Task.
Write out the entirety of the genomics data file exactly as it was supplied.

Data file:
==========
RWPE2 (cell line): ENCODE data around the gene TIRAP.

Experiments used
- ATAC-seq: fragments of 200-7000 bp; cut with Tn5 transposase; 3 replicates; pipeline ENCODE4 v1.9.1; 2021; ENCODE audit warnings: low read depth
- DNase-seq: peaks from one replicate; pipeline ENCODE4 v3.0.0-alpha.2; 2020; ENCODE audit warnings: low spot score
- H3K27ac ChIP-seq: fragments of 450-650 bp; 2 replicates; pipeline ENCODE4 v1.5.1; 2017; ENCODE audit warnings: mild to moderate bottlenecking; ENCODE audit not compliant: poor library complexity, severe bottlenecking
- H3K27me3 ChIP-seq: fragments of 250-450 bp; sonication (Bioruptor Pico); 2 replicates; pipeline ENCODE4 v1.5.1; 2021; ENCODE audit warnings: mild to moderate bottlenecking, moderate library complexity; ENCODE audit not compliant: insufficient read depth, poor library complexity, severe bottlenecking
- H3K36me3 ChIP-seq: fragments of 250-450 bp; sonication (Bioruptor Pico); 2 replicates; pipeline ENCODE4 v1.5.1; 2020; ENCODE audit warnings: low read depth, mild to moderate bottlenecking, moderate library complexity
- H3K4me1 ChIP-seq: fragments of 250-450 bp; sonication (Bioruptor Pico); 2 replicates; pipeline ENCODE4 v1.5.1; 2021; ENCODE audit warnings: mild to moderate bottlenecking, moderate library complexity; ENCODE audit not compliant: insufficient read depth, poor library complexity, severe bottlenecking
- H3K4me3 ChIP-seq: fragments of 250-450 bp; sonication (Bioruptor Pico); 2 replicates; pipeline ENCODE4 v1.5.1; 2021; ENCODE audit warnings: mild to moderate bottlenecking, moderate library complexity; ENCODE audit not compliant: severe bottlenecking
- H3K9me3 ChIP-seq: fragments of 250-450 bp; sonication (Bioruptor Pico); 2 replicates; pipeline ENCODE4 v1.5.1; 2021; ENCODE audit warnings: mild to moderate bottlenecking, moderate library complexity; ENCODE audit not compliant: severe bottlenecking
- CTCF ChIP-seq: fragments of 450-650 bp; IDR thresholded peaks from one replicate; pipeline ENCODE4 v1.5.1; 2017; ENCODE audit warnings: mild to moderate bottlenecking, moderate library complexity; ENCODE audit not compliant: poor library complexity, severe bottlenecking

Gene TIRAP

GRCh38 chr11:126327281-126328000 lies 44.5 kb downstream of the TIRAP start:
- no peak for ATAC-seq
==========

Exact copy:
RWPE2 (cell line): ENCODE data around the gene TIRAP.

Experiments used
- ATAC-seq: fragments of 200-7000 bp; cut with Tn5 transposase; 3 replicates; pipeline ENCODE4 v1.9.1; 2021; ENCODE audit warnings: low read depth
- DNase-seq: peaks from one replicate; pipeline ENCODE4 v3.0.0-alpha.2; 2020; ENCODE audit warnings: low spot score
- H3K27ac ChIP-seq: fragments of 450-650 bp; 2 replicates; pipeline ENCODE4 v1.5.1; 2017; ENCODE audit warnings: mild to moderate bottlenecking; ENCODE audit not compliant: poor library complexity, severe bottlenecking
- H3K27me3 ChIP-seq: fragments of 250-450 bp; sonication (Bioruptor Pico); 2 replicates; pipeline ENCODE4 v1.5.1; 2021; ENCODE audit warnings: mild to moderate bottlenecking, moderate library complexity; ENCODE audit not compliant: insufficient read depth, poor library complexity, severe bottlenecking
- H3K36me3 ChIP-seq: fragments of 250-450 bp; sonication (Bioruptor Pico); 2 replicates; pipeline ENCODE4 v1.5.1; 2020; ENCODE audit warnings: low read depth, mild to moderate bottlenecking, moderate library complexity
- H3K4me1 ChIP-seq: fragments of 250-450 bp; sonication (Bioruptor Pico); 2 replicates; pipeline ENCODE4 v1.5.1; 2021; ENCODE audit warnings: mild to moderate bottlenecking, moderate library complexity; ENCODE audit not compliant: insufficient read depth, poor library complexity, severe bottlenecking
- H3K4me3 ChIP-seq: fragments of 250-450 bp; sonication (Bioruptor Pico); 2 replicates; pipeline ENCODE4 v1.5.1; 2021; ENCODE audit warnings: mild to moderate bottlenecking, moderate library complexity; ENCODE audit not compliant: severe bottlenecking
- H3K9me3 ChIP-seq: fragments of 250-450 bp; sonication (Bioruptor Pico); 2 replicates; pipeline ENCODE4 v1.5.1; 2021; ENCODE audit warnings: mild to moderate bottlenecking, moderate library complexity; ENCODE audit not compliant: severe bottlenecking
- CTCF ChIP-seq: fragments of 450-650 bp; IDR thresholded peaks from one replicate; pipeline ENCODE4 v1.5.1; 2017; ENCODE audit warnings: mild to moderate bottlenecking, moderate library complexity; ENCODE audit not compliant: poor library complexity, severe bottlenecking

Gene TIRAP

GRCh38 chr11:126327281-126328000 lies 44.5 kb downstream of the TIRAP start:
- no peak for ATAC-seq